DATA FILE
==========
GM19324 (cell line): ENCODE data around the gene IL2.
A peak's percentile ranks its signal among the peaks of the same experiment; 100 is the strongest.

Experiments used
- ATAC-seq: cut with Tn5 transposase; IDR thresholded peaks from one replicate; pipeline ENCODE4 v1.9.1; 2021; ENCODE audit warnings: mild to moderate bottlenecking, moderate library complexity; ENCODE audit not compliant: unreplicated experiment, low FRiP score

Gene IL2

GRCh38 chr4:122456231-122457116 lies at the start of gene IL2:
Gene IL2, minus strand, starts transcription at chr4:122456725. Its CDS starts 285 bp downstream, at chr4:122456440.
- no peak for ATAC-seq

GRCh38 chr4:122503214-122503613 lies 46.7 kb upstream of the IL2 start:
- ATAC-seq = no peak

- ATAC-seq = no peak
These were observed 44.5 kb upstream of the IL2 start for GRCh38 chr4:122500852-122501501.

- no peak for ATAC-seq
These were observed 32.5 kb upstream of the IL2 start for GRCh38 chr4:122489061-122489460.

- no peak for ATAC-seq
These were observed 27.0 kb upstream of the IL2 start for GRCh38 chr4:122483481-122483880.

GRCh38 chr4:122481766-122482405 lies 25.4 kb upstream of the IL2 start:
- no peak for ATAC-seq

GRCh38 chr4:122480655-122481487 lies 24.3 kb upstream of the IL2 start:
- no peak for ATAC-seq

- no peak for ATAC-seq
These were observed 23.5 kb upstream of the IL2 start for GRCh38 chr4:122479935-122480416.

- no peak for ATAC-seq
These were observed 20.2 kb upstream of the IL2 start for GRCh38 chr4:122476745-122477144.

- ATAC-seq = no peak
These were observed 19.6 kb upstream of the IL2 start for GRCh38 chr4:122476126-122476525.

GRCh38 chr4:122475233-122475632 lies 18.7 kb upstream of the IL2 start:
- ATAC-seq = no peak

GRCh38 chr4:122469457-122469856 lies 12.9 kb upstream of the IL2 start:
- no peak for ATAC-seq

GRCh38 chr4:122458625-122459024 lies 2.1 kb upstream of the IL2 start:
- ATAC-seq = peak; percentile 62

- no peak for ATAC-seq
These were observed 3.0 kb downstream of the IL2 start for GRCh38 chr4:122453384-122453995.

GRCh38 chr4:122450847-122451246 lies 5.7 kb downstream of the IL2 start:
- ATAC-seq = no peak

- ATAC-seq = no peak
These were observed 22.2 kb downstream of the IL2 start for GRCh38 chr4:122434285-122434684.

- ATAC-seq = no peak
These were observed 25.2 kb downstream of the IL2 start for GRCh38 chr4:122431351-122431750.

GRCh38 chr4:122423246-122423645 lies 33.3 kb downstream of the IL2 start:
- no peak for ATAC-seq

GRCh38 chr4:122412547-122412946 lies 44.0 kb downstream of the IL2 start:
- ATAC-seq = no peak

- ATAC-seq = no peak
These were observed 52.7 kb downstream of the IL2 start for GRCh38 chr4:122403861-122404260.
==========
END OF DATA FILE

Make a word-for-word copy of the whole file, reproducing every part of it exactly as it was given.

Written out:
GM19324 (cell line): ENCODE data around the gene IL2.
A peak's percentile ranks its signal among the peaks of the same experiment; 100 is the strongest.

Experiments used
- ATAC-seq: cut with Tn5 transposase; IDR thresholded peaks from one replicate; pipeline ENCODE4 v1.9.1; 2021; ENCODE audit warnings: mild to moderate bottlenecking, moderate library complexity; ENCODE audit not compliant: unreplicated experiment, low FRiP score

Gene IL2

GRCh38 chr4:122456231-122457116 lies at the start of gene IL2:
Gene IL2, minus strand, starts transcription at chr4:122456725. Its CDS starts 285 bp downstream, at chr4:122456440.
- no peak for ATAC-seq

GRCh38 chr4:122503214-122503613 lies 46.7 kb upstream of the IL2 start:
- ATAC-seq = no peak

- ATAC-seq = no peak
These were observed 44.5 kb upstream of the IL2 start for GRCh38 chr4:122500852-122501501.

- no peak for ATAC-seq
These were observed 32.5 kb upstream of the IL2 start for GRCh38 chr4:122489061-122489460.

- no peak for ATAC-seq
These were observed 27.0 kb upstream of the IL2 start for GRCh38 chr4:122483481-122483880.

GRCh38 chr4:122481766-122482405 lies 25.4 kb upstream of the IL2 start:
- no peak for ATAC-seq

GRCh38 chr4:122480655-122481487 lies 24.3 kb upstream of the IL2 start:
- no peak for ATAC-seq

- no peak for ATAC-seq
These were observed 23.5 kb upstream of the IL2 start for GRCh38 chr4:122479935-122480416.

- no peak for ATAC-seq
These were observed 20.2 kb upstream of the IL2 start for GRCh38 chr4:122476745-122477144.

- ATAC-seq = no peak
These were observed 19.6 kb upstream of the IL2 start for GRCh38 chr4:122476126-122476525.

GRCh38 chr4:122475233-122475632 lies 18.7 kb upstream of the IL2 start:
- ATAC-seq = no peak

GRCh38 chr4:122469457-122469856 lies 12.9 kb upstream of the IL2 start:
- no peak for ATAC-seq

GRCh38 chr4:122458625-122459024 lies 2.1 kb upstream of the IL2 start:
- ATAC-seq = peak; percentile 62

- no peak for ATAC-seq
These were observed 3.0 kb downstream of the IL2 start for GRCh38 chr4:122453384-122453995.

GRCh38 chr4:122450847-122451246 lies 5.7 kb downstream of the IL2 start:
- ATAC-seq = no peak

- ATAC-seq = no peak
These were observed 22.2 kb downstream of the IL2 start for GRCh38 chr4:122434285-122434684.

- ATAC-seq = no peak
These were observed 25.2 kb downstream of the IL2 start for GRCh38 chr4:122431351-122431750.

GRCh38 chr4:122423246-122423645 lies 33.3 kb downstream of the IL2 start:
- no peak for ATAC-seq

GRCh38 chr4:122412547-122412946 lies 44.0 kb downstream of the IL2 start:
- ATAC-seq = no peak

- ATAC-seq = no peak
These were observed 52.7 kb downstream of the IL2 start for GRCh38 chr4:122403861-122404260.